Marilyn Corder never wanted to live in Timpson, she freely admits. Although both her parents are from Timpson, she was born in Wright City, near Kilgore, and graduated from Crockett High School , where she met her husband, J.P. But her parents brought her to Timpson frequently to visit relatives and the Corinth Homecoming was like a religious pilgrimage every year, she laughed. Today, her parents, both sets of grandparents, as well as aunts and uncles lie in the Corinth Cemetery. Over her adult life she and her husband have lived a number of places, including Dallas, Phoenix, Memphis, Chattanooga, Shreveport, and ...Timpson.
Timpson? How did that happen? Speaking to the January meeting of the Timpson Area Genealogical and Heritage Society last Wednesday, Marilyn related that she had many wonderful memories of her Timpson visits. Her “Papa” Bates owned a flatbed truck that he had neither a license or sufficient skill to drive but he did anyway, allowing the kids to ride on the back. “Do not get on the back of that truck with him driving!” she says her mother cautioned, but they did anyway, of course, “and no one ever got hurt”. Her grandmother Hudson was a “worrier”, always afraid something would happen to one of the grandchildren. “She would hardly let us out of her sight” she said, but the grandchildren still managed to have fun.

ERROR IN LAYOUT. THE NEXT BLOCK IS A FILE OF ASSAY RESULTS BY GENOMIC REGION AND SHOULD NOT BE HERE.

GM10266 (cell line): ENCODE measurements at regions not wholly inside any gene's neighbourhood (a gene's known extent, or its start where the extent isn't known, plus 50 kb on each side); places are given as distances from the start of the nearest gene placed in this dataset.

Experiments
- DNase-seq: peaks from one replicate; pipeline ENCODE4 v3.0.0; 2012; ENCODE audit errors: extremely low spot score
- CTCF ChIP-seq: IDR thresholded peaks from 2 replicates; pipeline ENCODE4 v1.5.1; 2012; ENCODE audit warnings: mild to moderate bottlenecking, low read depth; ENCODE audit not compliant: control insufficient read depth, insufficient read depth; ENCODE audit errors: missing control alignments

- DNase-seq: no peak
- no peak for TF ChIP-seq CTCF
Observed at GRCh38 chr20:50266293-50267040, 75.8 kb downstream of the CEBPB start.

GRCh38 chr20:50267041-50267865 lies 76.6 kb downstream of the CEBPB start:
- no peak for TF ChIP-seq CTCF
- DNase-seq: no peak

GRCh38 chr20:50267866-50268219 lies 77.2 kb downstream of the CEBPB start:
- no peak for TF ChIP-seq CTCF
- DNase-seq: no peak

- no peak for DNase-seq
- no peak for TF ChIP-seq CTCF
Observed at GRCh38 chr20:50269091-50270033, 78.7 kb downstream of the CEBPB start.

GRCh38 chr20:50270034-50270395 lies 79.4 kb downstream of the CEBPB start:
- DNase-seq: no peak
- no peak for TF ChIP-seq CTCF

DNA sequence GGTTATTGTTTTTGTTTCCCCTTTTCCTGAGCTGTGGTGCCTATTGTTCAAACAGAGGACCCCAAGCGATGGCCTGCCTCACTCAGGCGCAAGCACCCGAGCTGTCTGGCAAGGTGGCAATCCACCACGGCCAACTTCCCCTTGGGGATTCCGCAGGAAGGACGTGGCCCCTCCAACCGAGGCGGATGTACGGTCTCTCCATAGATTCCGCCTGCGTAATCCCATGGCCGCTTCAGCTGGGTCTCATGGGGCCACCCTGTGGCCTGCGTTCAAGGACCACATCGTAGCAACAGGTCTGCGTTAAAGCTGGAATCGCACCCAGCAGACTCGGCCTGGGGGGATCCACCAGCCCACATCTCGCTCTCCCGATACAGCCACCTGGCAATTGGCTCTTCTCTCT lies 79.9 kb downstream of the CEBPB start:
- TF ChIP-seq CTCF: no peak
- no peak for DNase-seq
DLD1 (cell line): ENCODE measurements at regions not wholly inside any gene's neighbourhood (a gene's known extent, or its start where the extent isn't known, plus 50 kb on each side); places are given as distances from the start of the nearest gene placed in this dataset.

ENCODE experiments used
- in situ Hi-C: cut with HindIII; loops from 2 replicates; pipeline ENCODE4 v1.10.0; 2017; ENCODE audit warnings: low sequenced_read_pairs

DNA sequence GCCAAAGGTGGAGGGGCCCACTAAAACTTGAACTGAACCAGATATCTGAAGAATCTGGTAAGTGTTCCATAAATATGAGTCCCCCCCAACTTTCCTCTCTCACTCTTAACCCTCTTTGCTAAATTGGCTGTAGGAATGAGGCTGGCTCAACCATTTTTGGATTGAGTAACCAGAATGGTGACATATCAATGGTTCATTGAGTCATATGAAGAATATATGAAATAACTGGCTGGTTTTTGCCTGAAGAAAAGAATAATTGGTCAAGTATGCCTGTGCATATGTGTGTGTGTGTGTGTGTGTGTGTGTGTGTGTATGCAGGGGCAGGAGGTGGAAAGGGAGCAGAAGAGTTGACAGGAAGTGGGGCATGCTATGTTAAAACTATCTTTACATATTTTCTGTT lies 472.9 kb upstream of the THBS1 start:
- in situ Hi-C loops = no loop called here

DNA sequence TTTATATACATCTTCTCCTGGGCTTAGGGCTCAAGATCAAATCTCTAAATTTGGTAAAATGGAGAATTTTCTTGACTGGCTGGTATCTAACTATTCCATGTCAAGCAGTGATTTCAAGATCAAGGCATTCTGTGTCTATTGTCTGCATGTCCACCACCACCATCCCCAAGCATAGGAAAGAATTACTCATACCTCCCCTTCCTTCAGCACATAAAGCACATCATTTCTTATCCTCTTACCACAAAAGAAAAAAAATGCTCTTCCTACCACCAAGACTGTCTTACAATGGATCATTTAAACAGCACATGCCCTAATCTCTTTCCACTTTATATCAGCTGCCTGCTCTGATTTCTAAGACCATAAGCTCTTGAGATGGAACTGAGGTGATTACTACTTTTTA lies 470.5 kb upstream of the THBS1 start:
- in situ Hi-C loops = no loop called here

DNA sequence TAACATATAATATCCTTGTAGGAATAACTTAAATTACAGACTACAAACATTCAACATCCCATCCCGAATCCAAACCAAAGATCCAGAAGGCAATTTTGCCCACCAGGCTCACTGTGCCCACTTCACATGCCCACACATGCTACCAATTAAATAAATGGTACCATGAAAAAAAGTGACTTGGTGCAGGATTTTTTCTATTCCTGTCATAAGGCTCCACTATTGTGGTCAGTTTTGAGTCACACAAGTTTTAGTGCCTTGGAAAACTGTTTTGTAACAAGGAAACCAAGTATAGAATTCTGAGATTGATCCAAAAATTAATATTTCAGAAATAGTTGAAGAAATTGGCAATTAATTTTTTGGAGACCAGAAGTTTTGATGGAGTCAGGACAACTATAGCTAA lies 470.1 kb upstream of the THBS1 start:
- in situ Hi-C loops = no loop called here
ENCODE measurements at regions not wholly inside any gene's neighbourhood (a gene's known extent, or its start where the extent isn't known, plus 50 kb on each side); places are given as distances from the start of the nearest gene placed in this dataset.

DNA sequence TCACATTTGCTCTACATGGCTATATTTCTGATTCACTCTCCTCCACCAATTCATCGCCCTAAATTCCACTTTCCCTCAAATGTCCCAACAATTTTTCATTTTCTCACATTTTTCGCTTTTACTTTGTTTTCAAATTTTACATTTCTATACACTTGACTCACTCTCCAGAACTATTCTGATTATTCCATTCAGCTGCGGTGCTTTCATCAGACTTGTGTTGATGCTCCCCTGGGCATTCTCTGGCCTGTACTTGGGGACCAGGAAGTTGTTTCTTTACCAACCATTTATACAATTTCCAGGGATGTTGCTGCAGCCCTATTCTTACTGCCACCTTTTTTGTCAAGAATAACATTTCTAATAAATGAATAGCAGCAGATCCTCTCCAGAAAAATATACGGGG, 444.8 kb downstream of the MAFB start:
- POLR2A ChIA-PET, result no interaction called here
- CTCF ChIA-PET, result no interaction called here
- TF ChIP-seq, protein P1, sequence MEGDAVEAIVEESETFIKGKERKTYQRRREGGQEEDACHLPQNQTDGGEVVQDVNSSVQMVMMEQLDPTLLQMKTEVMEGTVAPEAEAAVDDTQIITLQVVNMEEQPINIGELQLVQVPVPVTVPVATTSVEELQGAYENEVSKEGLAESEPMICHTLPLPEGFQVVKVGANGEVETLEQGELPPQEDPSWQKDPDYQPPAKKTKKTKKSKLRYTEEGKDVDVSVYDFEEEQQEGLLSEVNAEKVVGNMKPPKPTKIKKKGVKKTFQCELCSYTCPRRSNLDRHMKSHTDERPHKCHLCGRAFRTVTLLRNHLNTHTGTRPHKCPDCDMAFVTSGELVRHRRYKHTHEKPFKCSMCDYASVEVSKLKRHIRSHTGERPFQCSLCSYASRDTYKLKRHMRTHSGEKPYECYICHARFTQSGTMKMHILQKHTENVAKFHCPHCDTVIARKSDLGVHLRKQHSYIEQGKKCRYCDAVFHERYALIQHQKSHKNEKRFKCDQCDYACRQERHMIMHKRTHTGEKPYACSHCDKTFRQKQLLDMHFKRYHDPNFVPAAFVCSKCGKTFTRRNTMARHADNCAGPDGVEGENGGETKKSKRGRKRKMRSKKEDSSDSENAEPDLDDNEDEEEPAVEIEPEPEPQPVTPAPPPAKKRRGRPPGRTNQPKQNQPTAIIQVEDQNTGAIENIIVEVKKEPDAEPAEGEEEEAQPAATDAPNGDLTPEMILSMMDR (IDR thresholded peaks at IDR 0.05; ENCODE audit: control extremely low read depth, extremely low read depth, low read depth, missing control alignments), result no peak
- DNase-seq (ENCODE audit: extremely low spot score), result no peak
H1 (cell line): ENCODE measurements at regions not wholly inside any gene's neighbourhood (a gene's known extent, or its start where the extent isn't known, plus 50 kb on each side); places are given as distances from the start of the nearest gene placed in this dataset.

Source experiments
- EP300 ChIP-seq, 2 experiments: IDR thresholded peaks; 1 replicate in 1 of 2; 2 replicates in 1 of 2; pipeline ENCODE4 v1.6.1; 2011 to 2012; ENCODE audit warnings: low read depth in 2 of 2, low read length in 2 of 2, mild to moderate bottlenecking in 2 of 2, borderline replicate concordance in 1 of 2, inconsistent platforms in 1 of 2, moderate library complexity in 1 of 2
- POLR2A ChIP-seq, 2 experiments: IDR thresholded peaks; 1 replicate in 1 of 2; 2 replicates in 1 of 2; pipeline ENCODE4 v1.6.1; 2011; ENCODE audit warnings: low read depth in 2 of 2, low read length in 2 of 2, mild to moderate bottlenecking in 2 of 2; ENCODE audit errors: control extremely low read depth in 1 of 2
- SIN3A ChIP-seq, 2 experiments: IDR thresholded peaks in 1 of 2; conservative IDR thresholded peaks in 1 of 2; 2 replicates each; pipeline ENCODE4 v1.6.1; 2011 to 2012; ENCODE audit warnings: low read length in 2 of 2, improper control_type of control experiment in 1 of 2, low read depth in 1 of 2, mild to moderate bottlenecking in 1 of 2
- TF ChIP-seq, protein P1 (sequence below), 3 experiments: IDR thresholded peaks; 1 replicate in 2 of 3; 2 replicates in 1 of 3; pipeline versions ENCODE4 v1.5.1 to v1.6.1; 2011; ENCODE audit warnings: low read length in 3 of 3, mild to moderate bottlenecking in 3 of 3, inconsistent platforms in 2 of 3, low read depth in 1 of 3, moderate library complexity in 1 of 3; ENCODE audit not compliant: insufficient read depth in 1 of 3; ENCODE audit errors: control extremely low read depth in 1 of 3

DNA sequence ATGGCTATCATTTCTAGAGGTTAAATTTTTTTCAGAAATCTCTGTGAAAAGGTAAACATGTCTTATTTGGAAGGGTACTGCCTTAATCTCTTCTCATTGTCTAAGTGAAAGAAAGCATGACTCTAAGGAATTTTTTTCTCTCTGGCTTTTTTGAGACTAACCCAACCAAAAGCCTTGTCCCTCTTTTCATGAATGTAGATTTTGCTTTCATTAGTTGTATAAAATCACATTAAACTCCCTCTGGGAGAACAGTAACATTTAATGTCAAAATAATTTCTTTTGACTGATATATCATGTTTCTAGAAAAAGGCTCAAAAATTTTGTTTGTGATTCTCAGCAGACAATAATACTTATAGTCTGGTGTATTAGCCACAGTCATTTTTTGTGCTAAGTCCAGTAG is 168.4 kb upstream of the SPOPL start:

As her parents aged, the need to be closer to them grew. Her husband, J.P., had always wanted to own a farm and they found one near Timpson and then later one in Timpson. Mrs. Corder says she likes to stay busy, so when she was asked to help with local elections, she accepted. “One thing led to another” she says, and soon she was involved with the Timpson Chamber of Commerce. “George Green was president of the Chamber at that time” she recalls. Over the years, Timpson Frontier Days had declined in popularity and Marilyn took the festival on as a project in 1996. “There was a small crowd that first year” she remembered. Things began to improve each year. The gospel singing was added and is now a big success. “The cake auction is a big deal” she said. “We now have 2000 to 2500 visitors for Frontier Days.” She said she would like to retire from her community service but finds it hard to walk away from it. Most Timpson residents would say our community is a better place because of Marilyn Corder.
TAGHS meets at 2pm on the third Wednesday of each month in the Meeting Room of the Timpson Public Library, located on the corner of Austin and Bremond streets. The public is invited.